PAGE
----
Ukrainians in Canada
Trip Start Aug 25, 2008
31Trip End Sep 2008
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Where I stayed
Prince Albert National Park
As I'm riding off, one of the men comes out of his campsite and flags me down. Apparently they'd gone back to their site and told their wives, "That poor guy is going to freeze to death." The wives want to know, "what poor guy?" and after they explain the wives send them back out to invite me to share their breakfast with them
I accept and thoroughly enjoy scrambled eggs with onion and tomato in little tins that have been cooked over an open fire they have going. There's also coffee, ham and toast... quite the feast. (I enjoy thawing out by the fire, too!) After breakfast they all gather at the edge of their camp to watch me get into all my gear and see me off. I'm very very grateful for their wonderful generosity.
I find my way back out onto Highway 16, which, while it isn't known as the "Yellow brick road" it is called the Yellowhead Trail, named after the Yellowhead Pass in the Rockies. And, no, I don't have a clue why the pass was named "yellowhead". I do wonder about it, though. The symbol, found on signs all along the route, is a silhouette of a head that's colored.... you guessed... yellow.
Not far down the road is another heritage village. This one is for the Ukrainians. I decide to take the time to stop and see what it's all about. I learn a lot. Apparently there is a very large Ukrainian population in the farming areas of eastern Alberta, Saskatchewan and Manitoba. I had no idea. According to a couple I met several days later, there was some fear in Canada that the Americans would sweep into the comparatively unoccupied plains areas of Canada and take them for the United States, much as they had done to Mexico's territories that later became the American West.
So Canada was offering free or very low-cost land. This sounded irresistible to Ukrainians who were living in abject poverty under almost feudal conditions in Ukraine and they came over in droves in the late 1800's and early 1900's, bringing with them, as all immigrants do, their religion, customs, language, dress, culture, etc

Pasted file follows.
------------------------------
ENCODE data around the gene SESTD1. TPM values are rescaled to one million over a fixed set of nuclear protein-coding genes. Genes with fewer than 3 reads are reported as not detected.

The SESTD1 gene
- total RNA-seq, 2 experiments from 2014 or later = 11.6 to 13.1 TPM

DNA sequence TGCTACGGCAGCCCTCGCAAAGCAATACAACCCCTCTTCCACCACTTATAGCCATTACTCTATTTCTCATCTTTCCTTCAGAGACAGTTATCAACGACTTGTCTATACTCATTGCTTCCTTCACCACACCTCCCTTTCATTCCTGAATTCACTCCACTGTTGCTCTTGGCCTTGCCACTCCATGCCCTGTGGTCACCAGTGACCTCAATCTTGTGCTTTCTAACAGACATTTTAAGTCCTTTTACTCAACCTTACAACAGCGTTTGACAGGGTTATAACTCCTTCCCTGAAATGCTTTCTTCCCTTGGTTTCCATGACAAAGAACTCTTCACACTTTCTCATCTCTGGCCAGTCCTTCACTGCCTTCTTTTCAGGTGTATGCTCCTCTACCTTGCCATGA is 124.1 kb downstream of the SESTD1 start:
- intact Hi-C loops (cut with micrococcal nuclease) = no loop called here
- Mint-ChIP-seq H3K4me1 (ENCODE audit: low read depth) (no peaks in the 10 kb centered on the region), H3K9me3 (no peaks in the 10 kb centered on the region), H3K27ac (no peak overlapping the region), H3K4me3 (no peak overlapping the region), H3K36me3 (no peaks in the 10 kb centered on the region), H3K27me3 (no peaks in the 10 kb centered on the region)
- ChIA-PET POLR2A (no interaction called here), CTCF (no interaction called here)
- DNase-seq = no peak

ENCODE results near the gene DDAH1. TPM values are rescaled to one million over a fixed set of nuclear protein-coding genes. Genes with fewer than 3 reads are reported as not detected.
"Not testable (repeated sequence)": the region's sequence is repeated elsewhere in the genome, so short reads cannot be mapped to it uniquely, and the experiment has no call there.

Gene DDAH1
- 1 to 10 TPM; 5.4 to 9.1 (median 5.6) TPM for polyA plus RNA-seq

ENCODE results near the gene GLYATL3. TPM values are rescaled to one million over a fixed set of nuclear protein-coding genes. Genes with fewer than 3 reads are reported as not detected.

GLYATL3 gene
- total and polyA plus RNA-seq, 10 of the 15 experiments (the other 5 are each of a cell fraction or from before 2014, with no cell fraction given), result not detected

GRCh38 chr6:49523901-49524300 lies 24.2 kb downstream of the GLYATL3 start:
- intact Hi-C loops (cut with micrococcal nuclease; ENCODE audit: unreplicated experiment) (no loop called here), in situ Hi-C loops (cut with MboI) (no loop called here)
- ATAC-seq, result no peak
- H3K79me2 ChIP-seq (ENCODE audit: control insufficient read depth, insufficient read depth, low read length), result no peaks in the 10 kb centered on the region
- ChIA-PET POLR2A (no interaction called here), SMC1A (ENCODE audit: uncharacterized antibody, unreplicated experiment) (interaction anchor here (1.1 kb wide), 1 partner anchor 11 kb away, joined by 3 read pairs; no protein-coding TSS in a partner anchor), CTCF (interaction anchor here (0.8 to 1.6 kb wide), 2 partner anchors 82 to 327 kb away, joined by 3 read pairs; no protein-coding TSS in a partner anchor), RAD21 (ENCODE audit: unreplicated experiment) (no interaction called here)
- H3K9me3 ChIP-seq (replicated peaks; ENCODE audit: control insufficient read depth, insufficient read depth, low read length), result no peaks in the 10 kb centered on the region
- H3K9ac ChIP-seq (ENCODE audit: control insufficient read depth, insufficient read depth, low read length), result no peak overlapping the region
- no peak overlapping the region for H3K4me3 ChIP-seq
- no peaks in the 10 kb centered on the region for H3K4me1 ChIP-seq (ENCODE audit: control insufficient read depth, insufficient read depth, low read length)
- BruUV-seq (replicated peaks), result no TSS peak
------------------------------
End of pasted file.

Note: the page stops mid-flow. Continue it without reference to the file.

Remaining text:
The village is comprised of actual Ukrainian buildings from multiple Canadian towns that were moved to this site. They started out as subsistence farmers, but with the advent of trains for transport and grain elevators for storage, they could change to cash crops which fueled greater economic prosperity.
I would see these Ukrainian Orthodox churches scattered all over Alberta, Saskatchewan and Manitoba in the coming days. My guide explained to me that a wealthier church like the first one pictured, could afford to hire an official iconographer to paint the icons on the interior of the church walls. For this church the process took over a year of steady work, which is highly regulated. There's also an example of a smaller, poorer church that could only frame pictures and hang them up instead of having icons painted on the walls.
The hotel pictured had an interesting story. Under the law, beer could only be served at a hotel. Bars weren't legal. The hotel had to have a certain number of rooms for guests and it had to have a kitchen and dining room
I get back on my bike and head back out on the Yellowhead Trail. I follow it out of Alberta into Saskatchewan before I head north and continue east on Highway 40. This is a much smaller two-lane country road and I pass a number of Ukrainian communities (identified by their Orthodox churches with their distinctive architecture). I stop for dinner in one of those little farming communities and, much to my surprise, find a Chinese couple who run a very rundown little restaurant selling Chinese food and hamburgers. I try the ginger beef which really isn't bad then continue my ride until I pull into Prince Albert National Park just as it's getting dark. I quickly get my tent set up by a lake and crawl in for the night.